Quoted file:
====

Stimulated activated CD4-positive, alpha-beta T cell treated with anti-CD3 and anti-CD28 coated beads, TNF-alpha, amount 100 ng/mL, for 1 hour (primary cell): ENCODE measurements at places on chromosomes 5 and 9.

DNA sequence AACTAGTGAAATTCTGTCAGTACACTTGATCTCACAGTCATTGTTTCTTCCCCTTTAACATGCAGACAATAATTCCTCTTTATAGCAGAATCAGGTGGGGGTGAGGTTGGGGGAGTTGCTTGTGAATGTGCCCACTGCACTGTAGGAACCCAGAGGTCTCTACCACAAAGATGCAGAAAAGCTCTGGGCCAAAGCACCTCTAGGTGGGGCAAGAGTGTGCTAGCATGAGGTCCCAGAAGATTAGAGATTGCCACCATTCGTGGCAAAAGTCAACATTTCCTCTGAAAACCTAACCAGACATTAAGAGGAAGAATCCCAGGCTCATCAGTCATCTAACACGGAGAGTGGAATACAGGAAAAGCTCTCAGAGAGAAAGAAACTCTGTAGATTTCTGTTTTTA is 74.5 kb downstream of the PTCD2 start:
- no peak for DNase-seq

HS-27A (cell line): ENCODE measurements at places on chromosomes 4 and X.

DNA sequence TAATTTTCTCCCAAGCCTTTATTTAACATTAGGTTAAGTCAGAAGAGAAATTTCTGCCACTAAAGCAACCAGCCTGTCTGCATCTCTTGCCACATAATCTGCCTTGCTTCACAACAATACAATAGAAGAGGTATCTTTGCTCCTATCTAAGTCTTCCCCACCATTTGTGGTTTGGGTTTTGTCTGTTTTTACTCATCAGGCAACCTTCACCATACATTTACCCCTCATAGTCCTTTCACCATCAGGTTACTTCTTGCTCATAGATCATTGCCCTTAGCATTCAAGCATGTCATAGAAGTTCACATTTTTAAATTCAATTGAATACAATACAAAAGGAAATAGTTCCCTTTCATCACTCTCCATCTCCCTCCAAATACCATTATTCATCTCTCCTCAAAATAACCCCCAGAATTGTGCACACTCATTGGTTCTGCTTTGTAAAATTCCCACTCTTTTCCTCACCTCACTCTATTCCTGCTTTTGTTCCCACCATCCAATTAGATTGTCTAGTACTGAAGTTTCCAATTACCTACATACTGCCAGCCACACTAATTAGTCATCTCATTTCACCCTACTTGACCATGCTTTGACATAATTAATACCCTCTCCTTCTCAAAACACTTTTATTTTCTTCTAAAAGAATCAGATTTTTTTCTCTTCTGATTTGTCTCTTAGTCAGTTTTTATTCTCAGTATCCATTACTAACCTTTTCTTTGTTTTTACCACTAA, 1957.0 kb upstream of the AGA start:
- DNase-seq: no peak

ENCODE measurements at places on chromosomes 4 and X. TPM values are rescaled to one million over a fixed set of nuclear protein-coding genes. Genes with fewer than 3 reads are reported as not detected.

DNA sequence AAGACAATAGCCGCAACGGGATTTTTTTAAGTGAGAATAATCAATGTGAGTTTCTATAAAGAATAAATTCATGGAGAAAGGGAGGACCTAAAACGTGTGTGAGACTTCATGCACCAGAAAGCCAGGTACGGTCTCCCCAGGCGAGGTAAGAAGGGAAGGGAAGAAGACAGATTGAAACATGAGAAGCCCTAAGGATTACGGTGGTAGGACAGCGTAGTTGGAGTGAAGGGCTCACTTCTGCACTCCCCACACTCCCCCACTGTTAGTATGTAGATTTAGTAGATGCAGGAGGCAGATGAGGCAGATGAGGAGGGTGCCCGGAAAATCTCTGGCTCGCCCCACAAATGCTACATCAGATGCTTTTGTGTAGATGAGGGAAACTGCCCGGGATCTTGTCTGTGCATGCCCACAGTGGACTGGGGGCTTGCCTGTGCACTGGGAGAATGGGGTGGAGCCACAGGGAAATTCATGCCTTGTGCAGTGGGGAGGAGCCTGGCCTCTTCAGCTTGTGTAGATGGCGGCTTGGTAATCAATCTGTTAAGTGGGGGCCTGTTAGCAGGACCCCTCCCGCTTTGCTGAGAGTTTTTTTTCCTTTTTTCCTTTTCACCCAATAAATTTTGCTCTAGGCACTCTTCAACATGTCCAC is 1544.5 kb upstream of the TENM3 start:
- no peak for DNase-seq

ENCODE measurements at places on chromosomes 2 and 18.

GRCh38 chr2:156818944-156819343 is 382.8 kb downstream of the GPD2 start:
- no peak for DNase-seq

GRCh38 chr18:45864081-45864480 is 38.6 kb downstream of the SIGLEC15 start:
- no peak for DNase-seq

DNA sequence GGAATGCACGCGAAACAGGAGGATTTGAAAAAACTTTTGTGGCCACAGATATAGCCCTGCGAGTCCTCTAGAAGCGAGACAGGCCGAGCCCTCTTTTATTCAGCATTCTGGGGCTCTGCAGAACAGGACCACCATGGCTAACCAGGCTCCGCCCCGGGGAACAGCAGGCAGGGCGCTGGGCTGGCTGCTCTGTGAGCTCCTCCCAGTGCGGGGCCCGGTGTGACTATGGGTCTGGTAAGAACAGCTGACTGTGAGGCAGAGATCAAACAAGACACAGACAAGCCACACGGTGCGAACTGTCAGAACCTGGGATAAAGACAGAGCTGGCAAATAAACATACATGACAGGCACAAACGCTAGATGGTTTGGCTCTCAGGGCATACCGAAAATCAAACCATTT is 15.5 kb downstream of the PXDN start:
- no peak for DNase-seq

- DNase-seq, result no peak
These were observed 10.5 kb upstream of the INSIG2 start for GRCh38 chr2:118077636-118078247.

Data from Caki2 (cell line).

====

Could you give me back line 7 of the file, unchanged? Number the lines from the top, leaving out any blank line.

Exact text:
ENCODE measurements at places on chromosomes 4 and X. TPM values are rescaled to one million over a fixed set of nuclear protein-coding genes. Genes with fewer than 3 reads are reported as not detected.